Trustee Marion Knott, one of Chapman University’s greatest supporters, passed away Thursday, Nov. 13. In the following letter to the campus community, President Jim Doti reflects on her legacy at Chapman and beyond.
Great communities are made by great people. So too, great universities are made by great people – people whose vision makes dreams come true. Orange County and Chapman University lost one of those people last Thursday night, with the passing of Marion Knott.
Marion was a remarkable lady whose spirit, tenacity and courage moved mountains. She cared deeply about young people and believed in the power and importance of education as a means to building a better world.
Marion’s parents, Walter and Cordelia Knott, were among Orange County’s earliest pioneers. As children, Marion and her brother and sisters sold the berries their parents grew at a road side stand. Later, they served meals to diners who waited in line for hours to enjoy their mother’s fried chicken. These were the beginnings of Knott’s Berry Farm. Today, the incredible generosity of the Knott Family is recognized by prominent namings at health care and educational institutions. Most notable at Chapman are our Marion Knott Studios as well as Toni Oliphant Hall, which honors Marion’s sister.
But namings were never what Marion was about. She gave because that was the example her parents set for their children, even when they had very little to give. She was grateful for the opportunities in her life and her overriding goal was to provide opportunities for as many people as possible.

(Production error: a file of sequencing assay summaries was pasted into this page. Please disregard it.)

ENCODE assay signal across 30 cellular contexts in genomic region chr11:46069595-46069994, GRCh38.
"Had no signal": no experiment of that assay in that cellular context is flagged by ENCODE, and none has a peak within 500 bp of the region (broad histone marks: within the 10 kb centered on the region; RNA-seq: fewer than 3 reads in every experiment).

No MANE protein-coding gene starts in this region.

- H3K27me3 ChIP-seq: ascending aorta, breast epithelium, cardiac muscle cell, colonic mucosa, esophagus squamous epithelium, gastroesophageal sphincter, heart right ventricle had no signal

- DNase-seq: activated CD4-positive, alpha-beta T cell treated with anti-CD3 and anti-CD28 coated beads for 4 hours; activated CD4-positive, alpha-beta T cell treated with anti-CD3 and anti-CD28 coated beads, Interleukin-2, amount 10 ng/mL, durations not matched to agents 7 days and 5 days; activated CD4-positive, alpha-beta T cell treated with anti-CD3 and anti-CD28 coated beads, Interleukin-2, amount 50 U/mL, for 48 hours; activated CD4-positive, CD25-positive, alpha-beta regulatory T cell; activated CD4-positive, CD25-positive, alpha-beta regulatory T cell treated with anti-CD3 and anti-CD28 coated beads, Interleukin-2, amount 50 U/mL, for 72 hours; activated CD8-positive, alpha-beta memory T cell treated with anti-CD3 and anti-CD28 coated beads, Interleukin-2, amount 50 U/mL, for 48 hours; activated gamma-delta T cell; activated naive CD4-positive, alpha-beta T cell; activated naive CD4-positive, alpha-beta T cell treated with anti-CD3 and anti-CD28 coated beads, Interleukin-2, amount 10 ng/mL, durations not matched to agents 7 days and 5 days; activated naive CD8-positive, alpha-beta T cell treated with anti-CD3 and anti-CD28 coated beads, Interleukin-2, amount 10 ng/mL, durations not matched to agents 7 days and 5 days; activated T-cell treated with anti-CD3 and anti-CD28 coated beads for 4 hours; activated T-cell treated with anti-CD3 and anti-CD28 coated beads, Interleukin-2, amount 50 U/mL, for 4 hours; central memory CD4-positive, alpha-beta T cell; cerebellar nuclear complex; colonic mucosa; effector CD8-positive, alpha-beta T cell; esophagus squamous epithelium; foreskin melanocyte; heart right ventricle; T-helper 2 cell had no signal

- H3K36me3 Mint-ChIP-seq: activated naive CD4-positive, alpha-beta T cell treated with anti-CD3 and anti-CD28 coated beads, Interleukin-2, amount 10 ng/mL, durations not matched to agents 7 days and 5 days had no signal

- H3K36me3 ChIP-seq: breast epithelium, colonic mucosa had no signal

Marion served Chapman with loving care and compassion. Her generosity in nurturing a small film department into one that now commands global stature is the stuff of legends. She established, for example, the first Filmmaker-in-Residence program with a $1 million endowment. When cost overruns pushed the construction expense for our new studios to the point where we could no longer afford the equipment needed to outfit it, Marion came to the rescue by giving us $3 million, allowing us to move ahead.
Less widely known is that, as a member of our Board of Trustees since 1982, Marion gave quietly and without fanfare, making a very real and significant difference in our academic programs and in the lives of countless Chapman students.
Marion’s wise counsel and common sense meant more to me than I can adequately express. I was truly fortunate to have had her friendship and support. But far more important is that the students of our university – past, present and future – are fortunate to have Marion Knott as their friend and angel. Marion’s greatest concern was always for our students. I will never forget how often she would ask students about their studies and projects as well as their career plans.
A number of years ago, Marion sent me one of her father’s “business cards,” which he had signed on the back. It is one of my prized possessions. Imprinted on the front of the card is the following quotation: “Whatever we vividly imagine, ardently desire, sincerely believe and enthusiastically act upon must inevitably come to pass.”
In the accompanying letter, Marion explained that her father kept one of these cards on his desk, constantly in his view. She wrote, “He told me over and over that the reason most people were not successful was because they didn’t know what they wanted, they had no burning desire for anything.”
Marion learned her father’s lessons well. She had a vision for what Chapman could become if we all had a burning desire to make it a reality. She lit that desire in our hearts and minds.
What a great and enduring legacy she leaves us.